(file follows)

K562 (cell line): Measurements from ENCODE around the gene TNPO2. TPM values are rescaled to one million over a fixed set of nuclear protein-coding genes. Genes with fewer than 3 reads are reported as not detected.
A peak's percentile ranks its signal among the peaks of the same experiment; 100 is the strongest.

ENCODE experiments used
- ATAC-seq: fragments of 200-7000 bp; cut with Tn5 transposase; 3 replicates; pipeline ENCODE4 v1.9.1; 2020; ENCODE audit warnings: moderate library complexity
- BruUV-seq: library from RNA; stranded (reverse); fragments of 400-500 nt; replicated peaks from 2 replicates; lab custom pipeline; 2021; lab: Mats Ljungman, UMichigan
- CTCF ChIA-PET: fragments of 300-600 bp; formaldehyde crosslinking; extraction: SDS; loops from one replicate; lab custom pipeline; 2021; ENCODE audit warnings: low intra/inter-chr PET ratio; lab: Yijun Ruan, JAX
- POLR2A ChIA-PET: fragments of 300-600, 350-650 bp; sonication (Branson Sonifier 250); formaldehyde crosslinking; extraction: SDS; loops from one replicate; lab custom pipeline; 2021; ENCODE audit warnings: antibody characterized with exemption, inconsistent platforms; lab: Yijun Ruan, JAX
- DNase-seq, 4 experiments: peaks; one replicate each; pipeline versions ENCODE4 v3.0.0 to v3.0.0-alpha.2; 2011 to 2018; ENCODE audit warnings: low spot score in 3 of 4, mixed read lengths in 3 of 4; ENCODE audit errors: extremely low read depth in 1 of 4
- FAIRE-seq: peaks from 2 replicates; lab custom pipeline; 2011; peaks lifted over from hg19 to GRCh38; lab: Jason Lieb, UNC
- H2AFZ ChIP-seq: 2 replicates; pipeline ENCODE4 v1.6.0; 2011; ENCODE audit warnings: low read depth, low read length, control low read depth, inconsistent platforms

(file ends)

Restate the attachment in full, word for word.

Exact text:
K562 (cell line): Measurements from ENCODE around the gene TNPO2. TPM values are rescaled to one million over a fixed set of nuclear protein-coding genes. Genes with fewer than 3 reads are reported as not detected.
A peak's percentile ranks its signal among the peaks of the same experiment; 100 is the strongest.

ENCODE experiments used
- ATAC-seq: fragments of 200-7000 bp; cut with Tn5 transposase; 3 replicates; pipeline ENCODE4 v1.9.1; 2020; ENCODE audit warnings: moderate library complexity
- BruUV-seq: library from RNA; stranded (reverse); fragments of 400-500 nt; replicated peaks from 2 replicates; lab custom pipeline; 2021; lab: Mats Ljungman, UMichigan
- CTCF ChIA-PET: fragments of 300-600 bp; formaldehyde crosslinking; extraction: SDS; loops from one replicate; lab custom pipeline; 2021; ENCODE audit warnings: low intra/inter-chr PET ratio; lab: Yijun Ruan, JAX
- POLR2A ChIA-PET: fragments of 300-600, 350-650 bp; sonication (Branson Sonifier 250); formaldehyde crosslinking; extraction: SDS; loops from one replicate; lab custom pipeline; 2021; ENCODE audit warnings: antibody characterized with exemption, inconsistent platforms; lab: Yijun Ruan, JAX
- DNase-seq, 4 experiments: peaks; one replicate each; pipeline versions ENCODE4 v3.0.0 to v3.0.0-alpha.2; 2011 to 2018; ENCODE audit warnings: low spot score in 3 of 4, mixed read lengths in 3 of 4; ENCODE audit errors: extremely low read depth in 1 of 4
- FAIRE-seq: peaks from 2 replicates; lab custom pipeline; 2011; peaks lifted over from hg19 to GRCh38; lab: Jason Lieb, UNC
- H2AFZ ChIP-seq: 2 replicates; pipeline ENCODE4 v1.6.0; 2011; ENCODE audit warnings: low read depth, low read length, control low read depth, inconsistent platforms